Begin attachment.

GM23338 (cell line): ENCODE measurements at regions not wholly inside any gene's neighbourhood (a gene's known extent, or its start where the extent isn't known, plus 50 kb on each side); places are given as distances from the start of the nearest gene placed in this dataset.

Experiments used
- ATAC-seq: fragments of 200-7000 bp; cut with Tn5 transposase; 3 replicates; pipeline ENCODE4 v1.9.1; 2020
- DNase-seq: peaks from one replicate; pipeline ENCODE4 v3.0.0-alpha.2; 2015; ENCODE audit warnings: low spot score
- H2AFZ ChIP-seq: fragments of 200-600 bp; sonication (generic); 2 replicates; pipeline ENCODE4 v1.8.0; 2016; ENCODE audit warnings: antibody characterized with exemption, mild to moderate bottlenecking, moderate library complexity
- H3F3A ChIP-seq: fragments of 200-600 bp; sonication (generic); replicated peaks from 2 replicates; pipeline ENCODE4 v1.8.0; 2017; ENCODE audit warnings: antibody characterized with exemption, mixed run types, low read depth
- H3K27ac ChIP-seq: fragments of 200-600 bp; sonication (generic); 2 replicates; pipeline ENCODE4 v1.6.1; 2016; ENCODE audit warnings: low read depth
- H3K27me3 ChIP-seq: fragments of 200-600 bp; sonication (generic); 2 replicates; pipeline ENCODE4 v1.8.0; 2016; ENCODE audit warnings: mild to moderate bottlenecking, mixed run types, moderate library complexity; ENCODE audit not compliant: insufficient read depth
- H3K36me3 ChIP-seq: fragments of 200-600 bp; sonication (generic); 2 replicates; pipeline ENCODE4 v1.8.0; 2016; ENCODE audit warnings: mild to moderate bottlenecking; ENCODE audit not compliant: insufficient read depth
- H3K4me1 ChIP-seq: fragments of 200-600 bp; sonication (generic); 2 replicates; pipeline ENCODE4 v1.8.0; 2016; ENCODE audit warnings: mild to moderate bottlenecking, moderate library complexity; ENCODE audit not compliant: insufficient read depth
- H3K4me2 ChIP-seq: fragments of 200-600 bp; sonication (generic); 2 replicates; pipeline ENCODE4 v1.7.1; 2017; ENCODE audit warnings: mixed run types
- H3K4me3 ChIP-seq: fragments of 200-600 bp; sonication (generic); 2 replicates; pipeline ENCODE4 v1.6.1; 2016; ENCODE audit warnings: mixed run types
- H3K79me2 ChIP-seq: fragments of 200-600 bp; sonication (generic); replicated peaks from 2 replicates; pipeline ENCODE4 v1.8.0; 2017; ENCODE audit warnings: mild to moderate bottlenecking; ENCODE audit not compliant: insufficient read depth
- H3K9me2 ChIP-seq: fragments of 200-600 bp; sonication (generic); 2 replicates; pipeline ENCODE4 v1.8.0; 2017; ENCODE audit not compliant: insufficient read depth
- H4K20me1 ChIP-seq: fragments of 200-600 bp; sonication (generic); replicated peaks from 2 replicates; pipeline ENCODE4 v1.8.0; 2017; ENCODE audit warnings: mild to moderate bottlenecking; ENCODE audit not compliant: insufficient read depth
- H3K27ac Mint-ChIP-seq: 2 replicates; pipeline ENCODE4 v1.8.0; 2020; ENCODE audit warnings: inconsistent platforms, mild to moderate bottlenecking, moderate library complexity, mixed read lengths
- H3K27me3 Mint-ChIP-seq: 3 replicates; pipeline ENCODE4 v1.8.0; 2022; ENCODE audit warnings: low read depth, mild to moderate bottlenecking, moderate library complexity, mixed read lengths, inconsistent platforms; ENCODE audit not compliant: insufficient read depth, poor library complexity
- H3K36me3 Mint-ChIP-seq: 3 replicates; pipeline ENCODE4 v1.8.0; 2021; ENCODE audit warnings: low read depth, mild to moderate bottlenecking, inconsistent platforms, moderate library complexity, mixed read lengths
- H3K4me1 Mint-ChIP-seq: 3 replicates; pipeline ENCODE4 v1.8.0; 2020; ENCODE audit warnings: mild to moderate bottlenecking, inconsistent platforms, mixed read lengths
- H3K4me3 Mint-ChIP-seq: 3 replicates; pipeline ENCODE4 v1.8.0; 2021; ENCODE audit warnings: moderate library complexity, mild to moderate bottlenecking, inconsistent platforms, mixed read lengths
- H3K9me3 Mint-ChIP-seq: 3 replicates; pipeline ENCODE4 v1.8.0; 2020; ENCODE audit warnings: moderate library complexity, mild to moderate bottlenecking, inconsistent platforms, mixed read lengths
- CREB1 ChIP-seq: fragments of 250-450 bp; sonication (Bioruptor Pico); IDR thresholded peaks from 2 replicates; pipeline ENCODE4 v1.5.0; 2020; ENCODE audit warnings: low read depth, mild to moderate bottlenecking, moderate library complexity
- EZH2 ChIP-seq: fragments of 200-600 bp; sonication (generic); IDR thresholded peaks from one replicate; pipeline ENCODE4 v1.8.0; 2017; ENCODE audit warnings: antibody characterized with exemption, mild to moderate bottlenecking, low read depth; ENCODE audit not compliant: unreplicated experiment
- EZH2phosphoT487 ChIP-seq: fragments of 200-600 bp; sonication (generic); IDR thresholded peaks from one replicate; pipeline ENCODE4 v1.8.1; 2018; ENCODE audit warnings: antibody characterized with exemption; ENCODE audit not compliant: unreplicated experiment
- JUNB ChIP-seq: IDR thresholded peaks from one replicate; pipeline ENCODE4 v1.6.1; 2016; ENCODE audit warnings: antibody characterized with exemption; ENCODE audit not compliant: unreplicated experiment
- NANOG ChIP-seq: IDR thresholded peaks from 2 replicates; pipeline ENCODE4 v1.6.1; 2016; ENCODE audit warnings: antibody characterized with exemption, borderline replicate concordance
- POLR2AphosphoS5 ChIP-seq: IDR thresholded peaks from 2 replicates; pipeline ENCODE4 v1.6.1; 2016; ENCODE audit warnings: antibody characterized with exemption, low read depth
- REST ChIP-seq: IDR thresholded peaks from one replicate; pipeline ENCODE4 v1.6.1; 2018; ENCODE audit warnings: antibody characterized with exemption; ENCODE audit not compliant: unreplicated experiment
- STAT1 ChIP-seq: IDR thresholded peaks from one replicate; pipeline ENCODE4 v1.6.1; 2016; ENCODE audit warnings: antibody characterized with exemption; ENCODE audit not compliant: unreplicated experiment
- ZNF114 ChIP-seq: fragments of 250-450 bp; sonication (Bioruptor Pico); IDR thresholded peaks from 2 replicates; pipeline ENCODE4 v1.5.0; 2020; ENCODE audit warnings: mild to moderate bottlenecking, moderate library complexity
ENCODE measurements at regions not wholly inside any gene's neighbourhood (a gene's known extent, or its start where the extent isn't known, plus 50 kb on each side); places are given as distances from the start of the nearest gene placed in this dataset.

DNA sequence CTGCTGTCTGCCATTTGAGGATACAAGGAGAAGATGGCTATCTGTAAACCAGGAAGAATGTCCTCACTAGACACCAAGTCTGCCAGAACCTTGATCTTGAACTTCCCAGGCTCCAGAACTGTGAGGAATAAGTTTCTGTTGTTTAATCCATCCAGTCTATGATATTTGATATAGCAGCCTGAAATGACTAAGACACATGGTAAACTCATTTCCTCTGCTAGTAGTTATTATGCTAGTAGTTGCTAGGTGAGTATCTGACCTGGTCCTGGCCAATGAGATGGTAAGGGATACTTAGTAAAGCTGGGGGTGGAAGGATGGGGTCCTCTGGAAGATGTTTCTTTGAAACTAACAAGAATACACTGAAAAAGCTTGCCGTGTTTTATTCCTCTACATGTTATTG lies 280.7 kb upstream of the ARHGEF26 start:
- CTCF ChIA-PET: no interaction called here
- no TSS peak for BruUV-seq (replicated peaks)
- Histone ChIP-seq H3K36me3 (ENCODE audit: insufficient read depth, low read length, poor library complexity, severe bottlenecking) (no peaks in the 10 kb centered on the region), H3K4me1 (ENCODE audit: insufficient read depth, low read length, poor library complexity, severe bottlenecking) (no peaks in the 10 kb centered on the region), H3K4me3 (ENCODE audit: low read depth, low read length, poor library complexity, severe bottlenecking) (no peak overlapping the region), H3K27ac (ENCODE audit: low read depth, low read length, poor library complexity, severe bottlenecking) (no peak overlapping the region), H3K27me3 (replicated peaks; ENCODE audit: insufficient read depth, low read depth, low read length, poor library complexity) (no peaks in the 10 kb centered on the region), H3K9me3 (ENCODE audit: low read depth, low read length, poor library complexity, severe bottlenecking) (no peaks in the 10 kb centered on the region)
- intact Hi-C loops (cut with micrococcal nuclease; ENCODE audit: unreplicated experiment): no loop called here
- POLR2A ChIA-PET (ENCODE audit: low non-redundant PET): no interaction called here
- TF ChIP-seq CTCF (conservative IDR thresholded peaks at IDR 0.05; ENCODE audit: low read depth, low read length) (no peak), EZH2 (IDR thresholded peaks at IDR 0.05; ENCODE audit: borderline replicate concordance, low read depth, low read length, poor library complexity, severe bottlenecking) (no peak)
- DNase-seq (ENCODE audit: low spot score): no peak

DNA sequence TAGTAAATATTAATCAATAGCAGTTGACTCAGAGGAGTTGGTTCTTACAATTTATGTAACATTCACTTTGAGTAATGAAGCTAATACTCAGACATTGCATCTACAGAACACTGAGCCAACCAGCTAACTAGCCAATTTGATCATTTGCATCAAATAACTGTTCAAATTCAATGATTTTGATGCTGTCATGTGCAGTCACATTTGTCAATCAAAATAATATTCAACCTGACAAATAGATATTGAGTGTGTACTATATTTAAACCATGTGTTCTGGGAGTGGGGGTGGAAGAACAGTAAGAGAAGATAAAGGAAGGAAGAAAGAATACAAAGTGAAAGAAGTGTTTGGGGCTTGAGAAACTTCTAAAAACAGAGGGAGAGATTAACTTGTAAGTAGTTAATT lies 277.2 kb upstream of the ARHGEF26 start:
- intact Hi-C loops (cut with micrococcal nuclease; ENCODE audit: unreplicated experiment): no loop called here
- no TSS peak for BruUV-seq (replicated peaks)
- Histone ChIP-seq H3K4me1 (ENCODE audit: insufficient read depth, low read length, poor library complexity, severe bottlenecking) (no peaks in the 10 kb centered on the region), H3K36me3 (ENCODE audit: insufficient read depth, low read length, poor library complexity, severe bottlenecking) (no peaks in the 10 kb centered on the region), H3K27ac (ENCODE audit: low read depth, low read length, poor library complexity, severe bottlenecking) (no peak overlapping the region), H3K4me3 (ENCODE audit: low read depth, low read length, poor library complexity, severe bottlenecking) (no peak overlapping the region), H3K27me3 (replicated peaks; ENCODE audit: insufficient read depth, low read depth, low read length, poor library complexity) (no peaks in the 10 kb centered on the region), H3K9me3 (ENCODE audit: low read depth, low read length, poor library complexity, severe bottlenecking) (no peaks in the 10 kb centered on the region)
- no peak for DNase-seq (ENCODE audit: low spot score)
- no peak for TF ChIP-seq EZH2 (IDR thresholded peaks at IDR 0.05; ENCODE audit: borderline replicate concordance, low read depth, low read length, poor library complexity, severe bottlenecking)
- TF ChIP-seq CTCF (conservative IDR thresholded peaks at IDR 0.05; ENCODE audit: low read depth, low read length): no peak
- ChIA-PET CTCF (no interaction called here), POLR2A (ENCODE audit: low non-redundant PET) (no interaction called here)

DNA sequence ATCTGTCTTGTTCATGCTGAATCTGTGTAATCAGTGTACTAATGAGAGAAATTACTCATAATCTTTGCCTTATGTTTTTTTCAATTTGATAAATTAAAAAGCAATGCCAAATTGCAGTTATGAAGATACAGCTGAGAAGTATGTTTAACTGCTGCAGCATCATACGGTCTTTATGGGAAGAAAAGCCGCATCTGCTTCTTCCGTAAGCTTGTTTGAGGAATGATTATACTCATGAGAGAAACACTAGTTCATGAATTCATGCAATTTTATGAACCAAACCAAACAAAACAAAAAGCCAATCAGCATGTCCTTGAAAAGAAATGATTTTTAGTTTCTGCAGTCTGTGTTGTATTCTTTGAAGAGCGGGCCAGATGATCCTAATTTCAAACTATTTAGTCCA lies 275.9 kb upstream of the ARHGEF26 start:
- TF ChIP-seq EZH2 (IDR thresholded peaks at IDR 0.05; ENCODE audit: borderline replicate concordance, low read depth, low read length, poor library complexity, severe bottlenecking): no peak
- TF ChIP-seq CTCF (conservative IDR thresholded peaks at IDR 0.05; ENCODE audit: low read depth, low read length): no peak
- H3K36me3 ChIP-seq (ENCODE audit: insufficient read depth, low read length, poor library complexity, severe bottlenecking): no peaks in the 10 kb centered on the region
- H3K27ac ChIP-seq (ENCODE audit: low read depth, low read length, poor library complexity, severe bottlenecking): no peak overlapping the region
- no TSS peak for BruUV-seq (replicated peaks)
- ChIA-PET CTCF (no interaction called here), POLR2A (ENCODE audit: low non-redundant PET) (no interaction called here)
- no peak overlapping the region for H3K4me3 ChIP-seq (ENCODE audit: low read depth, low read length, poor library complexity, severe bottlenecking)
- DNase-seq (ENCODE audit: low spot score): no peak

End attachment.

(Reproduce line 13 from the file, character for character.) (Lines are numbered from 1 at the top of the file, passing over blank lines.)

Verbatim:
- H3K79me2 ChIP-seq: fragments of 200-600 bp; sonication (generic); replicated peaks from 2 replicates; pipeline ENCODE4 v1.8.0; 2017; ENCODE audit warnings: mild to moderate bottlenecking; ENCODE audit not compliant: insufficient read depth